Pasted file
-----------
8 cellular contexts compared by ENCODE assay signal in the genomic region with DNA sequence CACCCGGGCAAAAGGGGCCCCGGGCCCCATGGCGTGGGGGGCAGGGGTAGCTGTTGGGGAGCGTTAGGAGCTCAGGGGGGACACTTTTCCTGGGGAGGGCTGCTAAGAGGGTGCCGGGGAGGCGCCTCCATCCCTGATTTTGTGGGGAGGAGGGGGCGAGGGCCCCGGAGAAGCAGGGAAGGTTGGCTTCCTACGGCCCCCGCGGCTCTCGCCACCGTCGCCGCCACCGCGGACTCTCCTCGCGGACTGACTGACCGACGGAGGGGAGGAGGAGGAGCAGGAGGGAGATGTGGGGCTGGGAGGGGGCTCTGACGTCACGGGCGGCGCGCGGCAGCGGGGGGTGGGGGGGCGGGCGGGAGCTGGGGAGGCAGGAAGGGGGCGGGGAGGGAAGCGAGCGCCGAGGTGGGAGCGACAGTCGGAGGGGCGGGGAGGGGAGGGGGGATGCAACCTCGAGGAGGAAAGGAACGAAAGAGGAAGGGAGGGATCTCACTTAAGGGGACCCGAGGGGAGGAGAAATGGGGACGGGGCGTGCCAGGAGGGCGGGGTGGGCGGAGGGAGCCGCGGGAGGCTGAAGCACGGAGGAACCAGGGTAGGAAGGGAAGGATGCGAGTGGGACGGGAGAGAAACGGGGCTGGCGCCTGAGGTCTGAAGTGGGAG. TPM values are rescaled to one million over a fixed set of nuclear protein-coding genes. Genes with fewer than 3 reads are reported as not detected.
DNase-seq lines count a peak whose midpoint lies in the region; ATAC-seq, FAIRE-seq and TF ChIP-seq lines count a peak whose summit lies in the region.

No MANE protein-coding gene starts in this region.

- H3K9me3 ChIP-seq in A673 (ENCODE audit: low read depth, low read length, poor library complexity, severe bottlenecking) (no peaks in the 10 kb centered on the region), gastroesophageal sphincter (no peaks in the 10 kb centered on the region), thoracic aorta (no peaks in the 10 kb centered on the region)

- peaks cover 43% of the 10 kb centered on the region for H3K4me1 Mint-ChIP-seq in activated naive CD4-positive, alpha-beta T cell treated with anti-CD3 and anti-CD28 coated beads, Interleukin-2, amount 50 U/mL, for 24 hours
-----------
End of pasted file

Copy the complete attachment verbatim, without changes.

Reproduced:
8 cellular contexts compared by ENCODE assay signal in the genomic region with DNA sequence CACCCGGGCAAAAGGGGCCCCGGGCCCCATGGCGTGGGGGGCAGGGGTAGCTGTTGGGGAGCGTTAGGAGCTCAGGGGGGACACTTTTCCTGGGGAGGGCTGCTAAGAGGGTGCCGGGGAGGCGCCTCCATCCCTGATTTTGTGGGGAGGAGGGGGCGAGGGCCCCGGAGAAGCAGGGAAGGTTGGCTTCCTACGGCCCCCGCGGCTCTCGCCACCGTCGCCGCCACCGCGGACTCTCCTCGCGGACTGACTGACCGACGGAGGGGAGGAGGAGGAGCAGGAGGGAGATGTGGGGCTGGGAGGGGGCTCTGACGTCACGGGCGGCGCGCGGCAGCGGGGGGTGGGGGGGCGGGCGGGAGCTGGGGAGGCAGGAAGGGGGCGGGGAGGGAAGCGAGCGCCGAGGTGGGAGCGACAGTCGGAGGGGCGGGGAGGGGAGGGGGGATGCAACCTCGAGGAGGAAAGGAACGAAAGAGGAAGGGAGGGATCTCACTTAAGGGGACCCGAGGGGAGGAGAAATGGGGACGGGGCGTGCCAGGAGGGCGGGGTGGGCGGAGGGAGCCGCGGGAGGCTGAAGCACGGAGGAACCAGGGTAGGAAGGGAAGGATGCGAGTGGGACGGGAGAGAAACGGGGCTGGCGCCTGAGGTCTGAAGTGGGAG. TPM values are rescaled to one million over a fixed set of nuclear protein-coding genes. Genes with fewer than 3 reads are reported as not detected.
DNase-seq lines count a peak whose midpoint lies in the region; ATAC-seq, FAIRE-seq and TF ChIP-seq lines count a peak whose summit lies in the region.

No MANE protein-coding gene starts in this region.

- H3K9me3 ChIP-seq in A673 (ENCODE audit: low read depth, low read length, poor library complexity, severe bottlenecking) (no peaks in the 10 kb centered on the region), gastroesophageal sphincter (no peaks in the 10 kb centered on the region), thoracic aorta (no peaks in the 10 kb centered on the region)

- peaks cover 43% of the 10 kb centered on the region for H3K4me1 Mint-ChIP-seq in activated naive CD4-positive, alpha-beta T cell treated with anti-CD3 and anti-CD28 coated beads, Interleukin-2, amount 50 U/mL, for 24 hours